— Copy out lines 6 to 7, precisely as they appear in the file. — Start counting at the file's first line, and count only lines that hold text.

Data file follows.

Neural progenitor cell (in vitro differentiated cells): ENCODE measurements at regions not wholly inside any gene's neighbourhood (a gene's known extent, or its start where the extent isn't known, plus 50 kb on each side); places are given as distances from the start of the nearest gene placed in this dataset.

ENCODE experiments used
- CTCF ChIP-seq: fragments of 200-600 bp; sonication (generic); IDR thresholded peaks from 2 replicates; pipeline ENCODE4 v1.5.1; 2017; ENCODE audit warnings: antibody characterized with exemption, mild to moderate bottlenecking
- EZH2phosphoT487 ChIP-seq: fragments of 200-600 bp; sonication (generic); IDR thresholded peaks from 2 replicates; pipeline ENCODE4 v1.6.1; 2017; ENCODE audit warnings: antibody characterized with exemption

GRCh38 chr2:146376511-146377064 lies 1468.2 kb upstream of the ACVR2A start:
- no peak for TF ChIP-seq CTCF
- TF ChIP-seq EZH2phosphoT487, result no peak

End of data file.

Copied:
- no peak for TF ChIP-seq CTCF
- TF ChIP-seq EZH2phosphoT487, result no peak